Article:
Years passed from Gilbert’s perspective. He continued to jump into random people’s bodies across time and space, not really bothering to focus on a certain destination. He never even considered trying to go back to his own past and correct his mistakes. He wasn’t worried about destroying the continuum, or creating a paradox, he was just ultimately content with how things turned out. He was dead and reborn, and that was good enough. After spending a literally unknowable amount of time in the body of a salmon who uncontrollably perceived time so quickly that he couldn’t make out objects, he found himself in the possession of The Apprentice. “What makes him an apprentice.”
“He’s not an apprentice,” the woman explained. Gilbert didn’t always choose to keep his presence a secret, and this person clearly didn’t care one way or the other. “He’s the Apprentice. With practice, he can actually learn to adopt other people’s temporal powers.”
“Kinda like me.”
“Kinda...but he gets to keep his body and personality, as well as his new powers.”
“If he’s learning, then that makes you the teacher. What are you teaching him?”
“They call me The Weaver. I can make objects adopt temporal powers, so that conceivably anyone could use them.”
“That sounds like a recipe for disaster,” Gilbert said.
“It can be, which is why I’m extremely selective with my creations. We can’t have every Tom, Dick, and Mateo runnin’ around with a time mirror.”
“You know Mateo?”
“I know of him. He’s not been born yet. You, my friend, have leapt into the late nineteenth century.”
Gilbert took a look around at his surroundings. “That explains your rustic dwelling.”
“This is just for show. My true home is significantly more advanced. I’ll never show you, though. That is for me, and my apprentice.”
“That’s fine. I could also possess you.”
“Not while I’m wearing this.” She pulled her shirt collar down to reveal a symbol he recognized tattooed on her chest.
“That’s from Supernatural. It keeps demons out.”
“I repurposed it. The truth is, the design of the tattoo wasn’t important, just that I was the one who did it.”
“Interesting. I wish I could do that. Though, I suppose, if I remain in this body, that’s exactly what I’ll eventually be able to do.”
“I highly recommend you not do that. You don’t wanna test me.”
“All right, all right,” Gilbert stood down. After a pause, he continued, “I’ve seen people use objects before. Do you make all of them? What is that spike thing that I used when I was the Constructor? I never did figure that out.”
“It’s not a spike, it’s a bone stake.”
“What’s a bone stake?”
“It’s a stake made out of bone.”
“Couldn’t you have just made it out of wood?”
“It’s true that I had a hand in the creation of the bone stake, but I could not have done it with just anything, like the tattoo. The Constructor is of a special class, so it had to be bone. It had to be his bone.”
“You took out his bone?”
“Yep. His femur. Replaced it with a metal implant from the future.”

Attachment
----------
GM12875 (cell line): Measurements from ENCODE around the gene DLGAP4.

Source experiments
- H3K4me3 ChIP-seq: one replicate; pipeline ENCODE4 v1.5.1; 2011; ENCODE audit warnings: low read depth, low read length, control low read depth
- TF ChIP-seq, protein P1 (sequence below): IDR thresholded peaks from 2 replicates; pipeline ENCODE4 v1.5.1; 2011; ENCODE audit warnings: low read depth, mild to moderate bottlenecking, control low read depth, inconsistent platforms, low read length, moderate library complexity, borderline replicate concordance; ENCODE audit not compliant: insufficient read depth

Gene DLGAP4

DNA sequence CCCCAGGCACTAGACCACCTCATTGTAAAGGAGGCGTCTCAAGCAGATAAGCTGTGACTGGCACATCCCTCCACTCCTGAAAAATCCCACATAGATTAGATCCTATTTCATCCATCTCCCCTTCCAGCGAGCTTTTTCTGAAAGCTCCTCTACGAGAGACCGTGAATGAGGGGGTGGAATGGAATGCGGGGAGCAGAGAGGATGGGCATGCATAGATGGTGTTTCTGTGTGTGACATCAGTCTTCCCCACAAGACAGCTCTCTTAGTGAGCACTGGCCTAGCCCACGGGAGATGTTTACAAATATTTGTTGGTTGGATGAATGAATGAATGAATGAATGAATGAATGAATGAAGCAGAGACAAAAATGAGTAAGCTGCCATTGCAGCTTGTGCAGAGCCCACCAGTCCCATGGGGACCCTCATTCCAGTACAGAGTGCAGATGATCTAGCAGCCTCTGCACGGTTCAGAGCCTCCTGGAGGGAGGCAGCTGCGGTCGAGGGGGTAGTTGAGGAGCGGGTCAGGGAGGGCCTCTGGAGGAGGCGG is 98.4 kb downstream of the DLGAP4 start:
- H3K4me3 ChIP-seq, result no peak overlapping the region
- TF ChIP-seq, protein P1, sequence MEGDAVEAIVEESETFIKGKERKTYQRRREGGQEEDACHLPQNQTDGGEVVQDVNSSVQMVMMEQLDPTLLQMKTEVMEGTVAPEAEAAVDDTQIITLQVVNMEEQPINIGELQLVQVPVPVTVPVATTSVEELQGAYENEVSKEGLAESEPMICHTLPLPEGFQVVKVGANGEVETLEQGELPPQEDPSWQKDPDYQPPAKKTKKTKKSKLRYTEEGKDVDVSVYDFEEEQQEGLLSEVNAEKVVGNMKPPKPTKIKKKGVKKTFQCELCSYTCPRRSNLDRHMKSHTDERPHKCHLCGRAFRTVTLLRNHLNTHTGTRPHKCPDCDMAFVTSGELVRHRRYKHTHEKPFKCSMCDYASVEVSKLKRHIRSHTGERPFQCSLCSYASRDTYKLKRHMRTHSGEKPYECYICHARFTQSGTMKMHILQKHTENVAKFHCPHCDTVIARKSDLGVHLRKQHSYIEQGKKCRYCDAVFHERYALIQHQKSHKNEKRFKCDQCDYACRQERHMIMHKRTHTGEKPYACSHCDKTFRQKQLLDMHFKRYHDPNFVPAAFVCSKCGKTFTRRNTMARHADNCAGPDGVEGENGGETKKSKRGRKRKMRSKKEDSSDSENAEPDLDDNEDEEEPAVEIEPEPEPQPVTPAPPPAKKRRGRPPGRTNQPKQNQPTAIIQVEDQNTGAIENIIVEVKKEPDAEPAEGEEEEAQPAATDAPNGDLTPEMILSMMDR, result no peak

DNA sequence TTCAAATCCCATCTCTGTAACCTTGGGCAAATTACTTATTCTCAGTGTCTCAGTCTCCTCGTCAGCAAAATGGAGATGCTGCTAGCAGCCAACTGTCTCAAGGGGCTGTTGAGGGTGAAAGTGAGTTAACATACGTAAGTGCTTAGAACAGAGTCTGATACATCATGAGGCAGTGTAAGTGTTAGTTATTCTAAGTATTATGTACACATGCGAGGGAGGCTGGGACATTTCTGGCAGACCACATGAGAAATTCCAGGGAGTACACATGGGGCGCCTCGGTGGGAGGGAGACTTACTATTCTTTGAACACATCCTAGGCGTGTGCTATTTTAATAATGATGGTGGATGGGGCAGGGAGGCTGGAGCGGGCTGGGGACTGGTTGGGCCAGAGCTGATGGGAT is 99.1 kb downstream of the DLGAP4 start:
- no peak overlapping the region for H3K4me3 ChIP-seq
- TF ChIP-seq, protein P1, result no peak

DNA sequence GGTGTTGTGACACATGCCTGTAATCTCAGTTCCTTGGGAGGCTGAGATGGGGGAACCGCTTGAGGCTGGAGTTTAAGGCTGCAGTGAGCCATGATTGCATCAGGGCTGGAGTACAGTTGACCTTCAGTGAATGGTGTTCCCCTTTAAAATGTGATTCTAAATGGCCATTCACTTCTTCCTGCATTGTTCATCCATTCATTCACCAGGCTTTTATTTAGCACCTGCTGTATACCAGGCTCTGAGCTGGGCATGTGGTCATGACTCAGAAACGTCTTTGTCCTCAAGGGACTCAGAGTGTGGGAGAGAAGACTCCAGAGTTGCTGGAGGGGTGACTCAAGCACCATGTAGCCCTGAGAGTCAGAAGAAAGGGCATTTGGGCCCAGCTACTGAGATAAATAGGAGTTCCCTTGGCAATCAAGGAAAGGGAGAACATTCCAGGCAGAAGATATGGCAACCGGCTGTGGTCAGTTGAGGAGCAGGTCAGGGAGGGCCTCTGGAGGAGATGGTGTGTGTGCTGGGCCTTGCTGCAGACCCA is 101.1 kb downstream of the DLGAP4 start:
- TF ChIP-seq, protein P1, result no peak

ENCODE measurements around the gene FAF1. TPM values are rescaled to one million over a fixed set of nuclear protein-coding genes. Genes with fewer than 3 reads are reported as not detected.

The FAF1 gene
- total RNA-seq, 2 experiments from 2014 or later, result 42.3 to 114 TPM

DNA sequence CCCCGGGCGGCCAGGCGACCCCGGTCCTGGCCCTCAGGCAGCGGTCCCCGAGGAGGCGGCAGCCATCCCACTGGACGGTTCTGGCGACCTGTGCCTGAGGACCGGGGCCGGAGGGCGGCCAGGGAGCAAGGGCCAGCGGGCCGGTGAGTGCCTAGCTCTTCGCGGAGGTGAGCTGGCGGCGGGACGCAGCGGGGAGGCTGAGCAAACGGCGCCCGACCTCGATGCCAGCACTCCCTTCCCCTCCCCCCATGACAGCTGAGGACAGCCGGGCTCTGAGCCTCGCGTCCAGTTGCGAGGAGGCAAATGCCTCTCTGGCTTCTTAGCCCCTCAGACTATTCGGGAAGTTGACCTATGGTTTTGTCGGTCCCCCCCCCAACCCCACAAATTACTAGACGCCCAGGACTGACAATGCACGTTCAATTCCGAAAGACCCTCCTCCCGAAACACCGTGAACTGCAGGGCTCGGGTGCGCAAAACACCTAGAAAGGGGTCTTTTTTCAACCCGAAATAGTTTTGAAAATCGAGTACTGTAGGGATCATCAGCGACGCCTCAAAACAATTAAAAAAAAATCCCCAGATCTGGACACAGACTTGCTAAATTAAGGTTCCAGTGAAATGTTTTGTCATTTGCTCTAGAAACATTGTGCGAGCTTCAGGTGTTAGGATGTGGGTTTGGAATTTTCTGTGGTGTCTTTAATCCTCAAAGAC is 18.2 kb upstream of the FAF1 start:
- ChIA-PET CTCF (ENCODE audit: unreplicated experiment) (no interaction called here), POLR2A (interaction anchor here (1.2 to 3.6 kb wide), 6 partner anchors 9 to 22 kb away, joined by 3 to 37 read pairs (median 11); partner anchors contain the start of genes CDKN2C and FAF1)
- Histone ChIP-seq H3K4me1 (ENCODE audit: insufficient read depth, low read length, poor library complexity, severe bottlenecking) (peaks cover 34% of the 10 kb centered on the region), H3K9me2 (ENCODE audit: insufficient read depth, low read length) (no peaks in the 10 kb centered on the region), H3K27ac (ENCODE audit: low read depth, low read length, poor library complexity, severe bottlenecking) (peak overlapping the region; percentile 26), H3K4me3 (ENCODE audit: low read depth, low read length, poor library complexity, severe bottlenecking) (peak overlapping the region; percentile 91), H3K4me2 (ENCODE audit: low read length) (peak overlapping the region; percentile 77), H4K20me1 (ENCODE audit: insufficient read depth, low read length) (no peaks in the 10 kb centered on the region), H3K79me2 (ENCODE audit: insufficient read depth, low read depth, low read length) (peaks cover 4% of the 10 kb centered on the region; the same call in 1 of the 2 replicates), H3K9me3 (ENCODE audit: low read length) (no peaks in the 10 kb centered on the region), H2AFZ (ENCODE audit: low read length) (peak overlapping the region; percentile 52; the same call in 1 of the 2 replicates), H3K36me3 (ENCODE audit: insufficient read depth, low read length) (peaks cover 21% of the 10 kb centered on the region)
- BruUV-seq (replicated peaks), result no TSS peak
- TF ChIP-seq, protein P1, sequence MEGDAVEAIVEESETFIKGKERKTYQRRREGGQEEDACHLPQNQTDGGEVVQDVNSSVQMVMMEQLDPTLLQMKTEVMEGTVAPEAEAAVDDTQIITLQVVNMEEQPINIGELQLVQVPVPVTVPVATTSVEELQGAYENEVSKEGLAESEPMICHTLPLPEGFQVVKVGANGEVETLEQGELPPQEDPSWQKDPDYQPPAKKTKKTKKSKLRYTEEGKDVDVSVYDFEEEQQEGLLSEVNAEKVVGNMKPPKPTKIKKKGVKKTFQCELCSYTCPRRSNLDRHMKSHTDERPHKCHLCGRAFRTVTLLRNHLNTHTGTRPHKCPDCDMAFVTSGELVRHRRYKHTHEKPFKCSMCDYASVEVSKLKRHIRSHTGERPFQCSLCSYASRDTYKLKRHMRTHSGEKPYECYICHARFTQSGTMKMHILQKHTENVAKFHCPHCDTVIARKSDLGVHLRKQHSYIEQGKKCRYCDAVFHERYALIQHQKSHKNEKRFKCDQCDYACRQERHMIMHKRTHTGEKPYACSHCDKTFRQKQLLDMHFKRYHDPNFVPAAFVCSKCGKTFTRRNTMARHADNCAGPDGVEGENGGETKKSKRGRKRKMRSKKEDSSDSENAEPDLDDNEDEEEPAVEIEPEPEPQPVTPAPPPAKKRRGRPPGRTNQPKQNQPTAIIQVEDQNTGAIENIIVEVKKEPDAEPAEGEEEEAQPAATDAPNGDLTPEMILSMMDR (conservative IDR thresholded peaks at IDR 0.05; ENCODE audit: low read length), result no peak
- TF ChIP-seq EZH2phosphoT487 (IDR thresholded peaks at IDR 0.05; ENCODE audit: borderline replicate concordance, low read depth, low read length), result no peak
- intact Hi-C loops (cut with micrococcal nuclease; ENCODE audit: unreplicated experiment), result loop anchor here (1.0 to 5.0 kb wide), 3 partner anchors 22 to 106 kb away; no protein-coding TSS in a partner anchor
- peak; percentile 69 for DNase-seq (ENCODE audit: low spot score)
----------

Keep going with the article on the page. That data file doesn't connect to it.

“Why would you do that?”
“He wanted me to. He could be the Constructor just on his own, but having a tool like that allows him to do so without expelling so much time and energy on his creations. After all, that’s what tools are for.”
“Yeah, but...still. A bone. That’s messed up, dude.”
“Well, we can’t all be Meliora Rutherford Delaney-Reaver.”
“No,” Gilbert agreed. Then he had a thought. It was not just his own thought, though. After so much time as Donald Trump—and so many other people with hopes and envious desires—his mind had become corrupted. He was aware of this issue, but could do nothing about it. The ability to possess the body of the most powerful people in spacetime was far too intoxicating. There was no way he was giving that up, even when the main reason he felt that way was because of the issue itself. He had actually once tried to possess Meliora, hungry for her power. Like Trump, she was strong enough to prevent him from taking over, but unlike Trump, she did so effortlessly, and never gave in. There was no way he was breaking that barrier, not in a million years. In the end, he was glad for this, though, because she was an important force for good, and corrupting her legacy might have been the worst thing he ever did. Still he needed to feel her power, and his only option was this body he already had.
The Weaver picked up on his intentions, and was not happy about it. “You are going to leave this body, and you are going to do it now.”
“Or what?”
“I am prepared to destroy it, if only to prevent you from keeping it.”
Gilbert reached deep into his new heart. With enough thought, he could figure out what power the body he was possessing at the moment had, even without asking someone else, or just guessing. It was true that the Apprentice carried with him a great deal of power, but he only needed one at the moment. “You’ll never be able to catch me.”
He teleported away, and began a lovely stroll down Central Park. Then he felt the hair on the back of his neck stand up, and turned around. The Weaver was chasing after him.

“How did you find me?” Gilbert asked. Neither of them were making any effort to hurt the other, but they were careful about maintaining a healthy distance.